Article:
Whether a child is just beginning to play a sport or has been active their entire life, getting an adequate amount of sleep is vital to their success, health and overall well-being. Sleep plays an important role in the development of young athletes and ensures their body is well-rested and prepared for competition, according to the National Youth Sports Health & Safety Institute.
During times of quarantine and self-isolation, young athletes may not feel the need for quality sleep each night. However, it’s vital for proper body functions and muscle growth, especially while participating in youth speed and agility training. Here’s why every athlete needs good sleep!
A good night’s sleep is directly linked to the body’s physical health and can impact it in many different ways. For example, many studies show a correlation between lack of sleep and obesity because adequate sleep is important for the body’s functions. It may seem simple, but the longer people are awake the more trips to the kitchen they will make — something that is troubling for a young athlete. In addition, with athletes pushing their bodies to the limit, it is important for them to use sleep as a way to recharge and reenergize to avoid exhaustion and injury.
This is especially important when athletes are training or in season. When athletes are working hard in the weight room, field, or court, sleep aids as a way to replenish energy, and ultimately get them ready for the next day.
Recharging the body with sleep helps athletes reach peak performance, and some studies indicate athletes require more sleep than non-athletes due to the impact they are putting on their bodies. Because athletes especially those in youth athletic training programs are required to devote large amounts of time to their sport, they often lose sleep.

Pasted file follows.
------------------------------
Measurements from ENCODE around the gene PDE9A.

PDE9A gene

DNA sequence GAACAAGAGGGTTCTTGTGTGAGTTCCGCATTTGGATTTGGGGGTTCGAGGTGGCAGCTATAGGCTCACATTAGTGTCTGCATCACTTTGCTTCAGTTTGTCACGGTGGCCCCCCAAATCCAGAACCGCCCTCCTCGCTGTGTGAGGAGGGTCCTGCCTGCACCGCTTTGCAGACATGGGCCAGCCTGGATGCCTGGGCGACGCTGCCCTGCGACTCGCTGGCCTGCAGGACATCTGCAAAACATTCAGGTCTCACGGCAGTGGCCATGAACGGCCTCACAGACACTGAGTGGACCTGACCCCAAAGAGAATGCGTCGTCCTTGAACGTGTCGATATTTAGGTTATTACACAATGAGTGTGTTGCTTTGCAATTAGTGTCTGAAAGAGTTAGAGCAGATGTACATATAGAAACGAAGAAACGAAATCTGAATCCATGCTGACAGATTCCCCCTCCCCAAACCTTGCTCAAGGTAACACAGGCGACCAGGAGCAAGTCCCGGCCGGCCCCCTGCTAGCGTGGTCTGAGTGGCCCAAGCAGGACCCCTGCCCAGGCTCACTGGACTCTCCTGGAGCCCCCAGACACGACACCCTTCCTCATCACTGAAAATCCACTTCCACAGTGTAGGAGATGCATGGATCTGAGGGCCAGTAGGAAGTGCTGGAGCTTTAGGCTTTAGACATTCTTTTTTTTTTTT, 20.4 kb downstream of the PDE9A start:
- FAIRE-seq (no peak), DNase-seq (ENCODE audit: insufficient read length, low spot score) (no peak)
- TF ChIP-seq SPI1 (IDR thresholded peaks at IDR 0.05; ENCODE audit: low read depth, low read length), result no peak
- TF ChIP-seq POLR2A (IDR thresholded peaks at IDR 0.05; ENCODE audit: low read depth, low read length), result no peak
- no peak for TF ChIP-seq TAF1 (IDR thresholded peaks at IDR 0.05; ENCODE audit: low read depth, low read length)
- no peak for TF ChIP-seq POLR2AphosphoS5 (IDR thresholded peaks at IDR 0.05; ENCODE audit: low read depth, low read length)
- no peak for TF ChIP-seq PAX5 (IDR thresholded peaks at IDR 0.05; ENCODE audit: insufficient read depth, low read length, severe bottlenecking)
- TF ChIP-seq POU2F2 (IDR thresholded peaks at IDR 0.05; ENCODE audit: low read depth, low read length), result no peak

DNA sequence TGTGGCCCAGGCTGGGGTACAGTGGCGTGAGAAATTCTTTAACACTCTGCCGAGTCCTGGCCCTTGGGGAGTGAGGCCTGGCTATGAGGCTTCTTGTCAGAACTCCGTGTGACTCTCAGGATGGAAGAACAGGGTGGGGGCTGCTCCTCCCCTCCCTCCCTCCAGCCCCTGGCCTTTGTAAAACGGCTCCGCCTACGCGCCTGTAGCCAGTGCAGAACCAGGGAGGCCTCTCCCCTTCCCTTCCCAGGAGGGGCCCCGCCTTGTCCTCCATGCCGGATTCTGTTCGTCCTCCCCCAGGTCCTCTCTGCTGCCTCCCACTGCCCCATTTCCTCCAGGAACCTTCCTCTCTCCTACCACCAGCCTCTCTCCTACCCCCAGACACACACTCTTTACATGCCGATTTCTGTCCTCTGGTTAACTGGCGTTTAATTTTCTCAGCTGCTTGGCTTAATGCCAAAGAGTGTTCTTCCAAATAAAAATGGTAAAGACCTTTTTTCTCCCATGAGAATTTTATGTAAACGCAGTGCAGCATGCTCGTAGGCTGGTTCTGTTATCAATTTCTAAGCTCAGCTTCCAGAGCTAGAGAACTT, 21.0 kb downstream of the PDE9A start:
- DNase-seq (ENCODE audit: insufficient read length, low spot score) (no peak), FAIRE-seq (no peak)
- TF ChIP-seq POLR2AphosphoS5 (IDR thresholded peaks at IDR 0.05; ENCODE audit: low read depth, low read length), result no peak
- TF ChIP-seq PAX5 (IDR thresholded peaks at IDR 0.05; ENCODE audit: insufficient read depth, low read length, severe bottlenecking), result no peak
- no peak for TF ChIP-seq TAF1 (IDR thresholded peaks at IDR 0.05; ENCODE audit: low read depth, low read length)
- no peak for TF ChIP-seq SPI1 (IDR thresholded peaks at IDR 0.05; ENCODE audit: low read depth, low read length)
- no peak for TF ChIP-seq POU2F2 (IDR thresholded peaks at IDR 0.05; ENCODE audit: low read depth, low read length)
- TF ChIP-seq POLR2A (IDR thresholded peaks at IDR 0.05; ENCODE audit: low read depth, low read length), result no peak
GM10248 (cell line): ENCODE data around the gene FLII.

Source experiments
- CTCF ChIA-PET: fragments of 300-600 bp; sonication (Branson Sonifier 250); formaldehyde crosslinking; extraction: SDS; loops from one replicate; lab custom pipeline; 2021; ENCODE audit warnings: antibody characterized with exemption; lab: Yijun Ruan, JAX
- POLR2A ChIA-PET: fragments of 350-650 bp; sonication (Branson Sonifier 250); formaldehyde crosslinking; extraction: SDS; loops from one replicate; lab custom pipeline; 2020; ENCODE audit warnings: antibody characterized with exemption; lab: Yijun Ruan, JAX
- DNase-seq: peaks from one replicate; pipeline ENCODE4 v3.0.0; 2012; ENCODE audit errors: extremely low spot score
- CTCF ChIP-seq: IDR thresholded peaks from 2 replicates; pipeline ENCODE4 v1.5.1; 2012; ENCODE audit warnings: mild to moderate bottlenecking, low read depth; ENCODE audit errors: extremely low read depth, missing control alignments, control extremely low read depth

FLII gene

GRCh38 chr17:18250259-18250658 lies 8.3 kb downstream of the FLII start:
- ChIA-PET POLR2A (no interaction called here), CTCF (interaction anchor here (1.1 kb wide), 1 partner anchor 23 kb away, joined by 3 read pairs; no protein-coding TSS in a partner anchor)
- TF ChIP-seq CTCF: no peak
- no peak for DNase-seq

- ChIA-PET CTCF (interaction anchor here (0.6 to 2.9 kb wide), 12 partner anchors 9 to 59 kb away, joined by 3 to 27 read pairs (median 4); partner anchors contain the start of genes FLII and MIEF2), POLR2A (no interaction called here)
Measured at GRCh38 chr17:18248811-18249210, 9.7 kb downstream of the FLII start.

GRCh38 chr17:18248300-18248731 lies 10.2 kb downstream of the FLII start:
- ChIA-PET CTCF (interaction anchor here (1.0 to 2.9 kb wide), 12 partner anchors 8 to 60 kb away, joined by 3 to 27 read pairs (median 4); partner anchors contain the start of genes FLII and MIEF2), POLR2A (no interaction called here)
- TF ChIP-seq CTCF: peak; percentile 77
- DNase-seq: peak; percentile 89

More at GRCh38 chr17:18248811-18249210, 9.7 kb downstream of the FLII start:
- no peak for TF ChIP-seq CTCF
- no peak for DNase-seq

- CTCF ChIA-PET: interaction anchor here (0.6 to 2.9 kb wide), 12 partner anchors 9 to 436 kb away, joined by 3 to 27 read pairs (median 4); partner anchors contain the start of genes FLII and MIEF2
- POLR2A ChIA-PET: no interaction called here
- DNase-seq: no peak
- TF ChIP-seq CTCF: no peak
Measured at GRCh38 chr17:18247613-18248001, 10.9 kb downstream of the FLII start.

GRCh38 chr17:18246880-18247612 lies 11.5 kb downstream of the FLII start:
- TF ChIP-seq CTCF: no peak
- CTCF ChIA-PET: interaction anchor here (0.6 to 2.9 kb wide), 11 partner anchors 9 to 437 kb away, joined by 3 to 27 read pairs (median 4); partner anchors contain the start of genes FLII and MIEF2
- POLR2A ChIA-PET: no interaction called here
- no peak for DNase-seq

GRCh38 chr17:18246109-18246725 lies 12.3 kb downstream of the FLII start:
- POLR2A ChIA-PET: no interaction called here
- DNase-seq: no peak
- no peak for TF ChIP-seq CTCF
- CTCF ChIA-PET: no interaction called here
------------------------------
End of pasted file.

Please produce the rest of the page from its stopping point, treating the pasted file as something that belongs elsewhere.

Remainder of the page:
Sleep deprivation is linked to a child’s mental and emotional health, too. Lack of sleep affects people in different ways but usually impacts the brain’s ability to relax and cope with stress. And when this part of the brain is affected, young athletes are usually less inclined to exercise. Getting an ample amount of sleep will not only make you more productive but overall happier.
Sleep tips for young athletes
Studies show one-third of parents believe their children aren’t getting enough sleep. Young athletes ages 6-13 should get between nine to 11 hours of sleep and for the 14-17-year-olds they should get around eight to 10 hours. In addition to sleeping the proper amount, it is important to have consistent bedtimes and wake-up times. And while young athletes may be tired after a long day or practice, it is paramount to avoid regular napping.
Sleep is important for everyone, but even more for the growing athlete. Young athletes need to understand how quality sleep and a consistent schedule will benefit them; not only in their everyday lives, but their athletic performance as well.
At Warren Academy, we youth speed and agility training programs for young athletes of any sport in the Omaha, Nebraska area. To learn more about our speed and agility training program, or any of our other sports performance programs, visit our website today!